DUI with BAC Over Legal Limit – CA VC 32152 (B)

It’s unlikely that any adult over the legal drinking age doesn’t know that driving under the influence is both dangerous and illegal, yet there are still around 1.4 million arrests yearly related to the crime. California treats the crime relatively harsh when compared with most other states, and a conviction can actually land a person in jail for years under the worst of circumstances. This is why it’s imperative for anyone charged with DUI in California to understand what they’re up against.

What is DUI Per Se?

A person who is unsafe to drive due to being under the influence of alcohol or drugs can be charged with a DUI in California. This is covered under Vehicle Code 32152(a). It should be noted, however, that actually being in an unsafe condition to drive isn’t the only way to be convicted of the crime. Everyone’s body is unique, and this means that a .08 % blood alcohol content (BAC) could affect two people in completely different ways.

DUI per se laws, however, covered in Vehicle Code 32152(b), ensure that any person with a BAC over .08 percent can be arrested for DUI. It’s not even necessary in these situations for a person to be impaired enough to be unsafe behind the wheel; once they meet the .08 percent threshold on an alcohol breath test, they are considered guilty “per se” (in and of itself). This is certainly a good reason to have DUI checkpoint alerts sent to your cell phone.

Bail for California DUI

Since California counties are allowed to create their own bail schedules, bail amounts for DUI can vary drastically. In some cases, an individual may be lucky enough to be released on their own recognizance. This means they’re free to leave, in exchange for their promise to show up in court, without paying any bail. It should be noted, however, that this won’t always be the case.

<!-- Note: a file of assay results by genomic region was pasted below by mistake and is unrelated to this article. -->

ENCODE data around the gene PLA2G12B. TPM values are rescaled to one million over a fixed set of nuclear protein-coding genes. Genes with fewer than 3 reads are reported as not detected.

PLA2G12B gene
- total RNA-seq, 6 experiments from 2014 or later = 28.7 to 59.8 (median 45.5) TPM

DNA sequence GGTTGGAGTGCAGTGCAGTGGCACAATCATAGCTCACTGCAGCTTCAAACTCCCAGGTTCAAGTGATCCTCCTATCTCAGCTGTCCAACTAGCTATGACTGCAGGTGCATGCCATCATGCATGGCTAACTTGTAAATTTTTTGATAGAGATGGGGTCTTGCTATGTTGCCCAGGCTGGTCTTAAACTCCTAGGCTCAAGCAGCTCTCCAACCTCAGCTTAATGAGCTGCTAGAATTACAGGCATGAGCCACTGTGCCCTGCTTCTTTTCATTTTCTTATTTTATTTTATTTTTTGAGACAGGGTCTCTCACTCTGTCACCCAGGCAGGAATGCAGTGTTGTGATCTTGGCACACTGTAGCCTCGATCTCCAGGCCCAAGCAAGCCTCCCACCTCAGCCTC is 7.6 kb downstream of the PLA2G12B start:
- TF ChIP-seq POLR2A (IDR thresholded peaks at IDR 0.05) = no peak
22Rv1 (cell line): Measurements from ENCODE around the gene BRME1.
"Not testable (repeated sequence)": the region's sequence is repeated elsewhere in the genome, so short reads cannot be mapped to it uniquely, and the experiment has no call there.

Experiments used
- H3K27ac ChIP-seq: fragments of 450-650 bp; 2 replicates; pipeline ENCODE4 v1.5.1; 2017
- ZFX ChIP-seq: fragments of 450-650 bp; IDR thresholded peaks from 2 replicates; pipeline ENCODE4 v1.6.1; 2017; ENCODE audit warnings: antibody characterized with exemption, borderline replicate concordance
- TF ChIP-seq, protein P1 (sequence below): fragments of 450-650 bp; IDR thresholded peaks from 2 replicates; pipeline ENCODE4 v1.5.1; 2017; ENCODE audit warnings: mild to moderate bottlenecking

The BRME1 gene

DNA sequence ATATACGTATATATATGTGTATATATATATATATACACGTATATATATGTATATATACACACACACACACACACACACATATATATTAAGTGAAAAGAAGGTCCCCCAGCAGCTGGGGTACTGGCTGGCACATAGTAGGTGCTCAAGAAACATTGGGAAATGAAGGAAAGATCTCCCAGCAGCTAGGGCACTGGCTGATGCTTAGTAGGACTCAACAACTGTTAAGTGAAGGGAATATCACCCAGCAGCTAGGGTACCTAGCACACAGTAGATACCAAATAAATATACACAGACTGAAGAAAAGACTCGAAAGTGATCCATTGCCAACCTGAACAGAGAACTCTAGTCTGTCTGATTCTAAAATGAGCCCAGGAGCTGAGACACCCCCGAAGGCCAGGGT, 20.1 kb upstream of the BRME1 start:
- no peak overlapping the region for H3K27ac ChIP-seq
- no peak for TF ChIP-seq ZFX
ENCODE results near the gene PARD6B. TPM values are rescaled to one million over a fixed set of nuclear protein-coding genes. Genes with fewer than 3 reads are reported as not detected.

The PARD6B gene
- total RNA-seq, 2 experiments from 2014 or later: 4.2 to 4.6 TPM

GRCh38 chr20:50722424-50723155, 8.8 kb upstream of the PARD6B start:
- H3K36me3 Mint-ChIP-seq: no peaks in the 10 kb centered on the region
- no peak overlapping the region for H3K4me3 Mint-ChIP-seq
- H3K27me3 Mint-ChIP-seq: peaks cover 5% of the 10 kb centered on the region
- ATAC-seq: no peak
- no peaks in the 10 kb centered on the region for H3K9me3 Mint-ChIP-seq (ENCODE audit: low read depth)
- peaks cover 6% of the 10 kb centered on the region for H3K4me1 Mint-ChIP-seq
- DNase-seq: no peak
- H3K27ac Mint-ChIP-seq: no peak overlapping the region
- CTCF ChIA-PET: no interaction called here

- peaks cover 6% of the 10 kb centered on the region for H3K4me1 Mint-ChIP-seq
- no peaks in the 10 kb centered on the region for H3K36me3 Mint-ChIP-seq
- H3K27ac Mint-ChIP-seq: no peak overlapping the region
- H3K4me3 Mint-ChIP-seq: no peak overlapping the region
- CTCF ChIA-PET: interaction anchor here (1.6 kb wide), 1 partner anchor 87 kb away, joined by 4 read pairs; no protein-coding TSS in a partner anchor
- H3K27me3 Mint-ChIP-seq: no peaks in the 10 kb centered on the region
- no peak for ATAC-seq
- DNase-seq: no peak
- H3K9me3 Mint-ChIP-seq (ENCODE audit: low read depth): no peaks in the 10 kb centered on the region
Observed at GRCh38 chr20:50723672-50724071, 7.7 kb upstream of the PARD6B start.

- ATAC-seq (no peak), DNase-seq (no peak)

Many individuals arrested for DUI are actually booked and then required to post bail before getting out of jail. As mentioned, these amounts will vary by county, but a few circumstances can lead to a definite requirement that a person will have to post a high bail amount. In Santa Cruz County, for instance, a person who has a prior conviction for DUI will face $25,000 bail. This can, of course, get progressively worse. In Sacramento County, for instance, an individual with 5 prior DUIs will actually face a set $100,000 bail amount.

Penalties and Consequences

The penalties for a DUI in California are quite serious, and in reality, it’s easier for some drivers to incur them than others. Underage drivers, for instance, can be charged with DUI per se for having a BAC of .01 percent. Commercial drivers, on the other hand, can be arrested for blowing a .04 percent on the test. In any instance of a failed breathalyzer, the person may face $2,600 in fines and six months in jail for their first conviction.

As is the case with bail amounts in certain counties, penalties for DUI convictions get worse for subsequent convictions. A second DUI conviction in the California, for instance, can land a person in jail for a full year and also lead to a two-year suspension of their driver’s license.

Charges under California’s Vehicle Code 32152(b) ensure that a driver, even if they’re not too intoxicated to drive safely, can be convicted for having a BAC over the legal limit. While legal BAC limits are lower than the traditional .08 percent for underage and commercial drivers, the penalties can be the same. Fortunately for those charged, there are several defenses against DUI charges, and it’s important to remember that no case, even one with breathalyzer evidence involved, is truly “open and shut.”

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